This study examined the extent to which visual perspective-taking performance is modulated by trait-level empathy. Participants completed a third-person visual perspective-taking task in which they judged the perspectives of two simultaneously presented avatars, designated "Self" and "Other." Depending on the trial, these avatars either held the same view (i.e., congruent) or a different view (i.e., incongruent). Analyses focused on the relationship between empathy and two perspective-taking phenomena: Selection between competing perspectives (i.e., perspective-congruence effects) and prioritization of the Self avatar's perspective. Empathy was related to improved overall performance on this task and a reduced cost of selecting between conflicting perspectives (i.e., smaller perspective-congruence effects). This effect was asymmetric, with empathy (i.e., empathic concern) levels predicting reduced interference from a conflicting perspective, especially when adopting the Self (vs. Other) avatar's perspective. Taken together, these results highlight the importance of the self-other distinction and mental flexibility components of empathy.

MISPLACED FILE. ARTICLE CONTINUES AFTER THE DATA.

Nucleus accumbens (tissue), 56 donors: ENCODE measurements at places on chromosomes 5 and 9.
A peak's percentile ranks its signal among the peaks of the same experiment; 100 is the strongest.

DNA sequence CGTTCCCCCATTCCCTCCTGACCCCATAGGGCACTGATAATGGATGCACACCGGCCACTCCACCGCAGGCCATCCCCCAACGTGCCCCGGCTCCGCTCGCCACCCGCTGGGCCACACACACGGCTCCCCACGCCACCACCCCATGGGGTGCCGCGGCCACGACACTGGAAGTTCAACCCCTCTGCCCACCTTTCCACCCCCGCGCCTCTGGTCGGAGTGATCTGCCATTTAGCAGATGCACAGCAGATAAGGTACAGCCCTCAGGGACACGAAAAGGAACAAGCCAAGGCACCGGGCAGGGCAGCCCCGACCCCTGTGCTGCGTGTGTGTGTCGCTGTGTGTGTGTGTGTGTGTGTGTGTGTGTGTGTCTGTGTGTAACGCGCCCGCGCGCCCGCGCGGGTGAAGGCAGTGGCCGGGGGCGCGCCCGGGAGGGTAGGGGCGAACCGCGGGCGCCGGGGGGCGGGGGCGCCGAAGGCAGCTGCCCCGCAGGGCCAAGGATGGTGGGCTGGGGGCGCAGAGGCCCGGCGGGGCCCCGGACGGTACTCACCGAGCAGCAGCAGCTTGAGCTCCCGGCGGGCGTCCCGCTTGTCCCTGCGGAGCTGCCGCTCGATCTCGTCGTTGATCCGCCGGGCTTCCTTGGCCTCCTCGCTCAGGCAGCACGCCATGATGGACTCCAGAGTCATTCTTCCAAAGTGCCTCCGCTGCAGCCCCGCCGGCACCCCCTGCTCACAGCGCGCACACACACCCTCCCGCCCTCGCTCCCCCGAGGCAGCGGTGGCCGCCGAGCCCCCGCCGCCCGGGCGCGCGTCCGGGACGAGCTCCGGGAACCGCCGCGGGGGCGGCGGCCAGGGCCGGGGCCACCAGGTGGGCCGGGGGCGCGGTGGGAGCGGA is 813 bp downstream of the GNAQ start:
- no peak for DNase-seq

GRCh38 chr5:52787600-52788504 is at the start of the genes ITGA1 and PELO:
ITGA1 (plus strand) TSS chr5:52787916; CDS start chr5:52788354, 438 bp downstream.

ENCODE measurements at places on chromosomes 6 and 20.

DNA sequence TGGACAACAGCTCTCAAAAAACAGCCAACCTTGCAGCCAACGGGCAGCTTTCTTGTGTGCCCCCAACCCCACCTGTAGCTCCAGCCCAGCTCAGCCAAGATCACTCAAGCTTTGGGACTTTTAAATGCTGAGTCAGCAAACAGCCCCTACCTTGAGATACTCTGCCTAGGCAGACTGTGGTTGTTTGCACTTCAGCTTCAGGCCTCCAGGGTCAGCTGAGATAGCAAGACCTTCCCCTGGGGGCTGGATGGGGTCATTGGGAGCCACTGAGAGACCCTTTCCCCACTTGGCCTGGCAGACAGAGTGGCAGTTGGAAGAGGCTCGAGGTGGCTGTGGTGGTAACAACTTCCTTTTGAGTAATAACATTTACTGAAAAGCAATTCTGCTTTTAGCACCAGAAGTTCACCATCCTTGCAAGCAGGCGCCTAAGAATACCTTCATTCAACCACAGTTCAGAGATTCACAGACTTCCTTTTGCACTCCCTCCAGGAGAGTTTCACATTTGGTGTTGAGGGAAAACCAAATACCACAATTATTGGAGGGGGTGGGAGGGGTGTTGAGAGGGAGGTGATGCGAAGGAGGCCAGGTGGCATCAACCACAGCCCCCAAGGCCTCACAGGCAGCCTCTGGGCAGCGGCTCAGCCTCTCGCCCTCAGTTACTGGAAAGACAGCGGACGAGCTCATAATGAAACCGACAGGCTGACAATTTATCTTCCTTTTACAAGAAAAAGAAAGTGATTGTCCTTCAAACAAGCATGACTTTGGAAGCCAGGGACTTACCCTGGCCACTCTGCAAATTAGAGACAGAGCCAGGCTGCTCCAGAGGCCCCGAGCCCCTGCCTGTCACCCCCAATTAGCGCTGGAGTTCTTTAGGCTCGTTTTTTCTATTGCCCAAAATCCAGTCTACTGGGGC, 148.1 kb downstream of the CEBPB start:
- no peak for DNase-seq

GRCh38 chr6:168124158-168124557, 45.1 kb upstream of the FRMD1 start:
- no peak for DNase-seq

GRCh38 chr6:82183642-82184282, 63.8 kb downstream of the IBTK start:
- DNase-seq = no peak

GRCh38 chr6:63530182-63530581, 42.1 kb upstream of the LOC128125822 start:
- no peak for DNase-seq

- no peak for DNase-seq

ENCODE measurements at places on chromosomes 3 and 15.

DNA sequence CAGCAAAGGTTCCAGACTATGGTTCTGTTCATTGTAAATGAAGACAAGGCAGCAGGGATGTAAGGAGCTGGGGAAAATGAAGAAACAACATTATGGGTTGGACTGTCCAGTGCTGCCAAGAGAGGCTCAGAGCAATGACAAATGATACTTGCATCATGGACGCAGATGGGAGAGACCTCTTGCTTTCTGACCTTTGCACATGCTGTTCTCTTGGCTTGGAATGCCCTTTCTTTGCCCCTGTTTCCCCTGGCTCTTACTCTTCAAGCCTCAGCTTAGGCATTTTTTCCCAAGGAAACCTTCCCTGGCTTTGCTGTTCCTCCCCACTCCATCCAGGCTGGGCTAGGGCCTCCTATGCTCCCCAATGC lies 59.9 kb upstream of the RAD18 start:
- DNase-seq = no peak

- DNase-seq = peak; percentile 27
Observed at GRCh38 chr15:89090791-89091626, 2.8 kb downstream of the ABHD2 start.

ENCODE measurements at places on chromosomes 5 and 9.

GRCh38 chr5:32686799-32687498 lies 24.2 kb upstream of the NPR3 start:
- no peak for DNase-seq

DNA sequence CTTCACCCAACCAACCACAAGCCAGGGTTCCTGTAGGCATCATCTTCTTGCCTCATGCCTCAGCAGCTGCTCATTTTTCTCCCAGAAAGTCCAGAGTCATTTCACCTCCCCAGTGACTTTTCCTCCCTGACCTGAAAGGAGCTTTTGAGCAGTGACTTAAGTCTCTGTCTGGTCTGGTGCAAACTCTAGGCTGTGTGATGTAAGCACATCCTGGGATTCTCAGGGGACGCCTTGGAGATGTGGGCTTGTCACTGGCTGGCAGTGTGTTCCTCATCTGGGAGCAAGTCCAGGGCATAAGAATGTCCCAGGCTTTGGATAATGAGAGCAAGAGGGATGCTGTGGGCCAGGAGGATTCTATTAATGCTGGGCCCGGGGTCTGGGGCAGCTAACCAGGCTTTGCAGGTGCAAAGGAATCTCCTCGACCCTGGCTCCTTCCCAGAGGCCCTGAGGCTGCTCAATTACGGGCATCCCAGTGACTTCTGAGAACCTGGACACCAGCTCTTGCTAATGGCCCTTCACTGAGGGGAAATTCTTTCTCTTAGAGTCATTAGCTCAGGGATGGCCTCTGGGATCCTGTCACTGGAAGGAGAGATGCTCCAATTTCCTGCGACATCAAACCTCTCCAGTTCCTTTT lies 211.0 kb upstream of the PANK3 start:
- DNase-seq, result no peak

|Number of pages||12|
|Early online date||8 Jan 2016|
|Publication status||Published - 9 Jan 2016|